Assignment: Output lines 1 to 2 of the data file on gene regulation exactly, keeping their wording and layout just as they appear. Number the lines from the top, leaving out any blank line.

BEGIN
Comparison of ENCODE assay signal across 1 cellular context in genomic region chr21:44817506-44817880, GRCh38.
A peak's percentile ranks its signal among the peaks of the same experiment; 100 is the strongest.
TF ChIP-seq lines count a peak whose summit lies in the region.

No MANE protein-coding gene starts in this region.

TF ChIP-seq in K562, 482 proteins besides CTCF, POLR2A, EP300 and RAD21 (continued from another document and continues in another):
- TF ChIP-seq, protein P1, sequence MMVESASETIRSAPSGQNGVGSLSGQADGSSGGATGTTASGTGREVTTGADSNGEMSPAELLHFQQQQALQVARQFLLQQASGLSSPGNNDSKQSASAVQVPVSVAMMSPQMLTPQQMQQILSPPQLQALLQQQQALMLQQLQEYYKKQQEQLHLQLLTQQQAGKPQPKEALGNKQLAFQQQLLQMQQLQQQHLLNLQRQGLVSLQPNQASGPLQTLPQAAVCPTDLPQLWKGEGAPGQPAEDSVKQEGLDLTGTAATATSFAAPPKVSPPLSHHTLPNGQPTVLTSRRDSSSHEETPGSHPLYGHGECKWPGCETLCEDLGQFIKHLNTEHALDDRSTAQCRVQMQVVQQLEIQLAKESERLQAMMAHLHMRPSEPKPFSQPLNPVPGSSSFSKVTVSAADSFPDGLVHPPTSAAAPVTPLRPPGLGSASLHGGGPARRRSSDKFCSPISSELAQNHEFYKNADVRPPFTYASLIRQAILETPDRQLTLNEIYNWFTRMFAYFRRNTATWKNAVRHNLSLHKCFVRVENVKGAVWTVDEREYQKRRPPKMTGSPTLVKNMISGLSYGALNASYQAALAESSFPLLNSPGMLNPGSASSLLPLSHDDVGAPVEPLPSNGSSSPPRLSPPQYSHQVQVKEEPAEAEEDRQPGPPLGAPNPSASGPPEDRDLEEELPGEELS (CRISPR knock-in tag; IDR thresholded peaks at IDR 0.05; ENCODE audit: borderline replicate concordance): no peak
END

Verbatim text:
Comparison of ENCODE assay signal across 1 cellular context in genomic region chr21:44817506-44817880, GRCh38.
A peak's percentile ranks its signal among the peaks of the same experiment; 100 is the strongest.